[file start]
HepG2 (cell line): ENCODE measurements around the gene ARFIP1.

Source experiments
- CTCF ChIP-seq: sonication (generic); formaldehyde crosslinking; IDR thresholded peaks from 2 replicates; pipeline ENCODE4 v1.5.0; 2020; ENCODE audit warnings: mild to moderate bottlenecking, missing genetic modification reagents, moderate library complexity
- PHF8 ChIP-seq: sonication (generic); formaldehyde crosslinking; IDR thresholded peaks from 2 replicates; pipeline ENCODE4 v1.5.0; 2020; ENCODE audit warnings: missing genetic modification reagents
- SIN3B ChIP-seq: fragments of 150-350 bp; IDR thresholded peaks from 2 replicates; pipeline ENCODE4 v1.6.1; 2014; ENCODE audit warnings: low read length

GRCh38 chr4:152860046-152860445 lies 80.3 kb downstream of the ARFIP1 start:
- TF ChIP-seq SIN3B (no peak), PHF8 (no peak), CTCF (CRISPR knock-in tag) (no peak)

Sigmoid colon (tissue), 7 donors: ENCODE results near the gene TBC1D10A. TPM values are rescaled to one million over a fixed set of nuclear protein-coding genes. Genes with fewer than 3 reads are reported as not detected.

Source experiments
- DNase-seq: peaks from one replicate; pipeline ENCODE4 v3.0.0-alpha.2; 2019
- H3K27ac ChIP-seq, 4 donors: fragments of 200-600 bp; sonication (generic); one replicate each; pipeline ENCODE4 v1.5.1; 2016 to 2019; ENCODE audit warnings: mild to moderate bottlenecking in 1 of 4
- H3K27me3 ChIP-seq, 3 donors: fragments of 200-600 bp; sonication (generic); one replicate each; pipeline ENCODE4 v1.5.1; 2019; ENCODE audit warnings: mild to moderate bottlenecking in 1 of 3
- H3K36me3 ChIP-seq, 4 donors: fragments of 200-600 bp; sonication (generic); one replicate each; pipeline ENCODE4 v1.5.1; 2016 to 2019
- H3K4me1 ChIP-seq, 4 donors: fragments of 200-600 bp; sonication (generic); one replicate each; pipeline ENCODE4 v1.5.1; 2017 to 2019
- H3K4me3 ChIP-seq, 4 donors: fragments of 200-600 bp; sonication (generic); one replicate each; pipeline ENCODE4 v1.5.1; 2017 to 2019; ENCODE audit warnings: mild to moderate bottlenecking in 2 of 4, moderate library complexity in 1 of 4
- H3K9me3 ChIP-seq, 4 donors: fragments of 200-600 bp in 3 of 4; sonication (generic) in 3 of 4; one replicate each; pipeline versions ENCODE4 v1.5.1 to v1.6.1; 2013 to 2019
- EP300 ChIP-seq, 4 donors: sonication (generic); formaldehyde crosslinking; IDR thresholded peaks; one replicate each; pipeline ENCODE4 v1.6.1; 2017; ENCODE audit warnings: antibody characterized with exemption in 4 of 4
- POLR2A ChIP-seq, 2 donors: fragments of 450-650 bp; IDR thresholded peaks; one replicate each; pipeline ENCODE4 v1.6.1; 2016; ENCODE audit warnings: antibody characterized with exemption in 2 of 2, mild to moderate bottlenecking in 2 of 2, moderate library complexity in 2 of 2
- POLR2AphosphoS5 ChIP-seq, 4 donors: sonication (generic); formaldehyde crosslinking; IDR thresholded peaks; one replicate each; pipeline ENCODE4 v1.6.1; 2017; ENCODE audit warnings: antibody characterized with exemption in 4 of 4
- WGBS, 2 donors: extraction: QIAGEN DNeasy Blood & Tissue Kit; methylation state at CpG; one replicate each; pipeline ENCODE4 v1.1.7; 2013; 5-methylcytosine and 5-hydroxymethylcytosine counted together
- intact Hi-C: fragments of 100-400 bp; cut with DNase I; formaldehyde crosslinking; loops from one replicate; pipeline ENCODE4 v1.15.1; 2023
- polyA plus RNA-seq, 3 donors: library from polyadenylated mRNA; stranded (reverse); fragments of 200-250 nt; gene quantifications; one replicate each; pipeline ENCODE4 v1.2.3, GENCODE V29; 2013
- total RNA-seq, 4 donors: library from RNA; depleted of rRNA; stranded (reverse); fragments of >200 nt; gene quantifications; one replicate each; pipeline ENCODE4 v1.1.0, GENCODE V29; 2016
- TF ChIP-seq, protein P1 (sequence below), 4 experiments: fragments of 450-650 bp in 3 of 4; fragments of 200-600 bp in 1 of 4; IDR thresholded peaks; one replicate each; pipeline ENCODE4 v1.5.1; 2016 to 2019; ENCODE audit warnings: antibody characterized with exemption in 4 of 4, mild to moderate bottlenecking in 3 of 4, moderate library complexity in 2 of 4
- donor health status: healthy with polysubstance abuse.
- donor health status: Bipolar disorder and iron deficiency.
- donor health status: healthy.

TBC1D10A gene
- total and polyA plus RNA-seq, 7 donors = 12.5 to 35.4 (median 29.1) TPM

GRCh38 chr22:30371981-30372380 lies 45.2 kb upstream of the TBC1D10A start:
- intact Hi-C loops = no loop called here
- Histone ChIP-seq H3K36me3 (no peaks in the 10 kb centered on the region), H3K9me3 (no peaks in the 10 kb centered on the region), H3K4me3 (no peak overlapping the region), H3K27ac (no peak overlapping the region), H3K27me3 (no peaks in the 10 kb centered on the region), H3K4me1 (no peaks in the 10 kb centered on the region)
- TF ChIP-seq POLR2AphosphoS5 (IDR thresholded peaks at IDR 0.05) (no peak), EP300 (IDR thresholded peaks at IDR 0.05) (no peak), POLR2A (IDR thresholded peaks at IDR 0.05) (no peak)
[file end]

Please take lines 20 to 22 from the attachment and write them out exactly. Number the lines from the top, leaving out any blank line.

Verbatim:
- WGBS, 2 donors: extraction: QIAGEN DNeasy Blood & Tissue Kit; methylation state at CpG; one replicate each; pipeline ENCODE4 v1.1.7; 2013; 5-methylcytosine and 5-hydroxymethylcytosine counted together
- intact Hi-C: fragments of 100-400 bp; cut with DNase I; formaldehyde crosslinking; loops from one replicate; pipeline ENCODE4 v1.15.1; 2023
- polyA plus RNA-seq, 3 donors: library from polyadenylated mRNA; stranded (reverse); fragments of 200-250 nt; gene quantifications; one replicate each; pipeline ENCODE4 v1.2.3, GENCODE V29; 2013